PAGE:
Why the underwriter declined your mortgage loan | Mortgages and advice
Being denied a mortgage can be a stressful experience, especially in today’s competitive real estate market.
While it’s important to make sure your credit is ready for a mortgage before you start the process, it’s a good idea to understand the potential reasons for denial and what you can do to avoid a major setback in your home buying plans.
How often does an underwriter refuse a loan?
In 2020, 9.3% of applicants were denied a home purchase loan, according to data collected under the Home Mortgage Disclosure Act. However, some loan programs have a higher rejection rate than others. Here’s how it breaks down.
- Federal Housing Administration Loans: 14.1% refusal rate.
- Giant Loans: 11% refusal rate.
- Compliant Conventional Loans: 7.6% refusal rate.
- Refinance loans: 13.2% refusal rate.
Mortgage denials can also vary widely based on demographics. According to the data, black and Latino applicants were denied a home purchase loan at a rate of 18.1% and 12.5%, respectively, compared to 9.7% for Asian applicants and 6 .9% for white applicants.
Reasons an underwriter declined your mortgage
Why would an underwriter refuse a loan? “There can be many different reasons why a loan is not approved, ranging from not being able to show sufficient income to repay the loan, to not having an acceptable credit history or even the property that is not valued at the expected value,” said Doug Perry, strategic finance advisor at Real Estate Bees.
Knowing these potential reasons can not only help you know what to do if your application is denied, but also what to do to avoid the denial in the first place:
- Low credit score. Different loan programs have different credit score requirements. For example, a conventional loan usually requires a score of 620, but you may be able to get an FHA loan with a score of 580 or even a score of 500 if you have a high enough down payment.
- High debt to income ratio. You generally need a debt-to-income ratio of 43% or less – this means that your total debt payments, including your proposed mortgage fees, are 43% of your monthly gross income – but some loan programs may go up to 50%. “A high DTI signals to lenders that you may be in over your head and more likely to default,” says Mayer Dallal, managing director of mortgage lender MBANC.
- Low appraisal value. If the home’s appraisal returns well below the home’s sale price, the loan-to-value ratio, calculated by dividing the loan amount by the home’s value, may be too high for the lender. If the LTV exceeds 100%, the lender may not recover the value of the loan if you end up defaulting on the loan or if the value of the property decreases.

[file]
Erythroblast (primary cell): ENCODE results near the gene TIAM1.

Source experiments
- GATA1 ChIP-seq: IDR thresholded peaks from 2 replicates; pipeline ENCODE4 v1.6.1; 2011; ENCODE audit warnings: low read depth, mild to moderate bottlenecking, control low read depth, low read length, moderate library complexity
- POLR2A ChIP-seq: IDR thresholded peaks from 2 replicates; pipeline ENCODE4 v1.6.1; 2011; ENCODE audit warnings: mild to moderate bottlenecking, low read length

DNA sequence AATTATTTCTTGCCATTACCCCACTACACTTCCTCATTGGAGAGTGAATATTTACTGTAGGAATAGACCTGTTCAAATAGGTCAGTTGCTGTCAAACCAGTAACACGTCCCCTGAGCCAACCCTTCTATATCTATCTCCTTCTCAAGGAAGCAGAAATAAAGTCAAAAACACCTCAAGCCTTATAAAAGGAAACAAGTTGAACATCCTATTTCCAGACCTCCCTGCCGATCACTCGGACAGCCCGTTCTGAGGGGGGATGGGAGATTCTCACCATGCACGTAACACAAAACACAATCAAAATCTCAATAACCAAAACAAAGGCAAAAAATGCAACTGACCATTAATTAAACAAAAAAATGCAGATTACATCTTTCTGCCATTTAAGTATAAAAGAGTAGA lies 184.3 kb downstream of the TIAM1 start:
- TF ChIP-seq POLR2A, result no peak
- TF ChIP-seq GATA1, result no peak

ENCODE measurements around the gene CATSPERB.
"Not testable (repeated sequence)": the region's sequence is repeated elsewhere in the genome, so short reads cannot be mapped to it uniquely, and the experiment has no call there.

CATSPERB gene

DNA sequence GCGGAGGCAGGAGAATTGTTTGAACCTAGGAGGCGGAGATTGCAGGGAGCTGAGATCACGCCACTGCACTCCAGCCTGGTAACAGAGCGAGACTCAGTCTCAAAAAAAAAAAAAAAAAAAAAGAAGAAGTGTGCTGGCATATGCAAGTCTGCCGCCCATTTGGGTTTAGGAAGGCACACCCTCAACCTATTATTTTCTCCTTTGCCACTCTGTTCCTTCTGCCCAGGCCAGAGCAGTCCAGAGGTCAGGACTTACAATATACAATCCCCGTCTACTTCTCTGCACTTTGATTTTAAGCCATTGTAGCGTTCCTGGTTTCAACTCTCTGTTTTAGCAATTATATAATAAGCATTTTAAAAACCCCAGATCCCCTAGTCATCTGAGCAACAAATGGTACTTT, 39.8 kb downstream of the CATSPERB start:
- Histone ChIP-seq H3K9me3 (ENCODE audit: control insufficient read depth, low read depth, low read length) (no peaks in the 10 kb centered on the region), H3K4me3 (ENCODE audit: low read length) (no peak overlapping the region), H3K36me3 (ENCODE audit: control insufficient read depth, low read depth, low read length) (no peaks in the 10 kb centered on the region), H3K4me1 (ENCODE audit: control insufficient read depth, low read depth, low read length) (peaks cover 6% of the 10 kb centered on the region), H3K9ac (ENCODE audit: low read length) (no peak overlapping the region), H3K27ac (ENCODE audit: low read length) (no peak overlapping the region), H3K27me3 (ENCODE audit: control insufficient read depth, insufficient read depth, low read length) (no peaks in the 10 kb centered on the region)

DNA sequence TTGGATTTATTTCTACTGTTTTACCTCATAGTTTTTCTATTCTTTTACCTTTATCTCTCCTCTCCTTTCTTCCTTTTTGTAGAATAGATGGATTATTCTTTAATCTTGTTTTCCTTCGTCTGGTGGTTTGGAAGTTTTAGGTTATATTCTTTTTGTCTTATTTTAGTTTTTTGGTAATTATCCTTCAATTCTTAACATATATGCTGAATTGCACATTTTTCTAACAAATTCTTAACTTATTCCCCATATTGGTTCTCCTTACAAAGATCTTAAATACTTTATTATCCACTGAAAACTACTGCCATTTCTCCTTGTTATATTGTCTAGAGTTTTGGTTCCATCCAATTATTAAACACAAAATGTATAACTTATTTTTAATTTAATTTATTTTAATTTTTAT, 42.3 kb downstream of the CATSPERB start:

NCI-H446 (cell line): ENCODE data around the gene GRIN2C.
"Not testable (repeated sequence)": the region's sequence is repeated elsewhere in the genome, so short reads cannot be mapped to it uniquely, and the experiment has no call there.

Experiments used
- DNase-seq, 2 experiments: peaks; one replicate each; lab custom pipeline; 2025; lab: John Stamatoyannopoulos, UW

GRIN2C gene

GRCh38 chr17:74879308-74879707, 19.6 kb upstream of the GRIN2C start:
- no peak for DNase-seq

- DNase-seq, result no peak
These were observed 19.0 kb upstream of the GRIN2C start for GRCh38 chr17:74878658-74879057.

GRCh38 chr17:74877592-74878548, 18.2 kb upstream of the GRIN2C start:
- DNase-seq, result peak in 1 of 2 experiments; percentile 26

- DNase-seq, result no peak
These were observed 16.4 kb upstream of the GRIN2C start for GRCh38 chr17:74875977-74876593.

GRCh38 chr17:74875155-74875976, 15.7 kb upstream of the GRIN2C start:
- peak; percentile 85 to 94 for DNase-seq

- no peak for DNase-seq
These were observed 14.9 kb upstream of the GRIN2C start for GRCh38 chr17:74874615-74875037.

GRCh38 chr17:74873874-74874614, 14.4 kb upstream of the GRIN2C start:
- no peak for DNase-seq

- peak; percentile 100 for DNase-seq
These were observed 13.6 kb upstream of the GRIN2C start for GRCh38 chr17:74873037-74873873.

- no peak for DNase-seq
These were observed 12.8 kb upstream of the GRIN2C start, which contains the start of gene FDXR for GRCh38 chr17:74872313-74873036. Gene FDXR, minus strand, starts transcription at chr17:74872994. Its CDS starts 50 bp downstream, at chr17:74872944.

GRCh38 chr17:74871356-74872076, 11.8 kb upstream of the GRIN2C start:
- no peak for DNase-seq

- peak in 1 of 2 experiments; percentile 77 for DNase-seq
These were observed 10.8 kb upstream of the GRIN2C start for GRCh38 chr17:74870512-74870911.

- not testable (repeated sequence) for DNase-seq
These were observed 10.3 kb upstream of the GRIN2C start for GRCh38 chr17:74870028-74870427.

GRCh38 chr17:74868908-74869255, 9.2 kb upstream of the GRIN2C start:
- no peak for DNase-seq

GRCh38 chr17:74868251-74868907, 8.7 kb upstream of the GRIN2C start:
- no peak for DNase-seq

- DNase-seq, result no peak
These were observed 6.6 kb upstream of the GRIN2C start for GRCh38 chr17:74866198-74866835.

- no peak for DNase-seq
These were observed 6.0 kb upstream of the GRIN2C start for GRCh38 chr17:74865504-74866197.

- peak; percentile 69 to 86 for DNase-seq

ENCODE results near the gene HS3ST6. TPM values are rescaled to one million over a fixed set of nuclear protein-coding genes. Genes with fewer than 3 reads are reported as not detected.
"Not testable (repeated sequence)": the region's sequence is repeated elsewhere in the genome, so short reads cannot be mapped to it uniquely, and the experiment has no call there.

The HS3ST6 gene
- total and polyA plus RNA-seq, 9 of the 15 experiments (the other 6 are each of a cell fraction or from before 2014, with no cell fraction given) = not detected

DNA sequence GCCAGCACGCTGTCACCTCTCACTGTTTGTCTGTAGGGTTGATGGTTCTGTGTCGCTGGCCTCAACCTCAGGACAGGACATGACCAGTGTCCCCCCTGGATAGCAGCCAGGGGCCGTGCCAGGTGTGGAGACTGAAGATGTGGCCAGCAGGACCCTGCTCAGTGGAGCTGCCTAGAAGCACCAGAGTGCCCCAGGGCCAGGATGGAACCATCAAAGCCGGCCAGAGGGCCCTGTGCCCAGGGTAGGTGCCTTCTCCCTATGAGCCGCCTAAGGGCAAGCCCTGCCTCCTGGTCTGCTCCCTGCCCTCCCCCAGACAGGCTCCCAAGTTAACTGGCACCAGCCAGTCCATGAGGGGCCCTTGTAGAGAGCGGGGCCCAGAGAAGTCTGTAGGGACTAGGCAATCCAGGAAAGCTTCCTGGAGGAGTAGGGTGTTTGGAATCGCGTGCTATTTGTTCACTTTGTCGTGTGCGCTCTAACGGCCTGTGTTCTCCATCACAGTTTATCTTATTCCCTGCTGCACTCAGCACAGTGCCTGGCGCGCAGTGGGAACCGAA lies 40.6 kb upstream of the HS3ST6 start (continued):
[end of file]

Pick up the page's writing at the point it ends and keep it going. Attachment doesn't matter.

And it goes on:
- Other issues with the property. Some loan programs have requirements that the property must meet to be eligible for financing. If the home inspection comes back with significant issues, the lender may consider the property a bad investment and decline your application.
- Not enough eligible funds for down payment or closing costs. Although you can finance most of the purchase price of the home, most loan programs require you to put money down using eligible funds – you can use your personal savings, proceeds from sale of your existing home or a gift, but you can’t use things like a personal loan or a credit card cash advance. And while you can usually build closing costs into the loan amount, that may not be possible if it pushes the LTV above an acceptable level.
- Other credit history issues. Even if your credit score meets the minimum requirements for a loan program, the lender can still deny your application if your credit history is limited. You may also be denied if you have significant negative items on your credit report, such as recent bankruptcy, foreclosure, or late mortgage payments.
- Recent evolution of employment. A mortgage is a significant financial commitment, which is why lenders prioritize financial stability. If you have recently lost your job or have moved into freelance work, this could be concerning. The same is true if you move on to a new job in a different field. However, if you have changed jobs and are still in the same industry, this should not be a problem.
What to do if your mortgage is declined
Depending on the reason for the denial, there may be one or more issues that you need to resolve. “If a borrower has been turned down, it’s important that they understand why, which the lender will document in writing,” says Perry. “That way they can explain what the problem is when looking for a new lender.”
“If a big bank turned you down for something other than bad credit,” says Dallal, “try explaining all your issues to a smaller lender, and they can often offer you service tailored to your individual needs.”